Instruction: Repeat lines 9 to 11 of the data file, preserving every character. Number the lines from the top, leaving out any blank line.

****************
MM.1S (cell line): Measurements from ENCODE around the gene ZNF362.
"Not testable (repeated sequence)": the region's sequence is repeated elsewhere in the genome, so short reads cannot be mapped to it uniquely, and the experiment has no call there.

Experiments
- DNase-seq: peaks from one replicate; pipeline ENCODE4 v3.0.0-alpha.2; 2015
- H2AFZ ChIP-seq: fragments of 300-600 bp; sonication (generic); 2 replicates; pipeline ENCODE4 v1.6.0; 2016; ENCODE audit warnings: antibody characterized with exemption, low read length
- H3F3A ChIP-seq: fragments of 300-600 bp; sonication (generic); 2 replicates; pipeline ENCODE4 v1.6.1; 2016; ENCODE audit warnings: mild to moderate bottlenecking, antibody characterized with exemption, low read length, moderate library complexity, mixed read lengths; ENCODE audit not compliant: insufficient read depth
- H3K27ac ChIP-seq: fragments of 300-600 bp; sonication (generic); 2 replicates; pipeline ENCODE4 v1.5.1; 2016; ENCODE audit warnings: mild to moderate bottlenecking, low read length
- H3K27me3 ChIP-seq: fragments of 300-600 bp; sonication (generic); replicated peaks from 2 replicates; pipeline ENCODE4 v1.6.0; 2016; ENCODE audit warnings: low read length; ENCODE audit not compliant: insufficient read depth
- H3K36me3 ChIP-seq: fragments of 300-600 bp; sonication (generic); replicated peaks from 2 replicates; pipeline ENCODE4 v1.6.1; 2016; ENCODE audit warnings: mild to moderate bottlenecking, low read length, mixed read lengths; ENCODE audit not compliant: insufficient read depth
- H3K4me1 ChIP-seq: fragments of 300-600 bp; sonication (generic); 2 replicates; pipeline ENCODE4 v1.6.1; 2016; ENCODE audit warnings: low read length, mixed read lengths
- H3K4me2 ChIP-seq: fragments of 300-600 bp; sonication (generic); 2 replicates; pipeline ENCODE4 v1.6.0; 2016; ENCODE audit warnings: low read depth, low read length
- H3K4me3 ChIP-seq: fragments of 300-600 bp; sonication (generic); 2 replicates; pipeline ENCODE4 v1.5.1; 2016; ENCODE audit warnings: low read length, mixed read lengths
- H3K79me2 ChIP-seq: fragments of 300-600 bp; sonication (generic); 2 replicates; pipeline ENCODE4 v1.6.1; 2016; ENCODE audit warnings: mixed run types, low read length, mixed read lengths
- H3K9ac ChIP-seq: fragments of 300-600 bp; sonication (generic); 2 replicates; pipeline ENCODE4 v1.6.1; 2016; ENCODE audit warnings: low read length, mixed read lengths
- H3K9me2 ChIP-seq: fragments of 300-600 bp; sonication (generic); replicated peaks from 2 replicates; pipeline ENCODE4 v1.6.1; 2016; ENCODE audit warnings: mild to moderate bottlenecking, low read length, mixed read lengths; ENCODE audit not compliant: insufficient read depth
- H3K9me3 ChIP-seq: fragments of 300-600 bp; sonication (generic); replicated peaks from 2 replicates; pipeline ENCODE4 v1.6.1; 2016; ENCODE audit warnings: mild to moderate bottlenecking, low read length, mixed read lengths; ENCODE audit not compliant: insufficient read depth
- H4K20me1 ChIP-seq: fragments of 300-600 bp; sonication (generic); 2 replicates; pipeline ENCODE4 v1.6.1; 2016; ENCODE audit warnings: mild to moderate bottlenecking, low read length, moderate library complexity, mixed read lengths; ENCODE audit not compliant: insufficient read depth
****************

- H3K36me3 ChIP-seq: fragments of 300-600 bp; sonication (generic); replicated peaks from 2 replicates; pipeline ENCODE4 v1.6.1; 2016; ENCODE audit warnings: mild to moderate bottlenecking, low read length, mixed read lengths; ENCODE audit not compliant: insufficient read depth
- H3K4me1 ChIP-seq: fragments of 300-600 bp; sonication (generic); 2 replicates; pipeline ENCODE4 v1.6.1; 2016; ENCODE audit warnings: low read length, mixed read lengths
- H3K4me2 ChIP-seq: fragments of 300-600 bp; sonication (generic); 2 replicates; pipeline ENCODE4 v1.6.0; 2016; ENCODE audit warnings: low read depth, low read length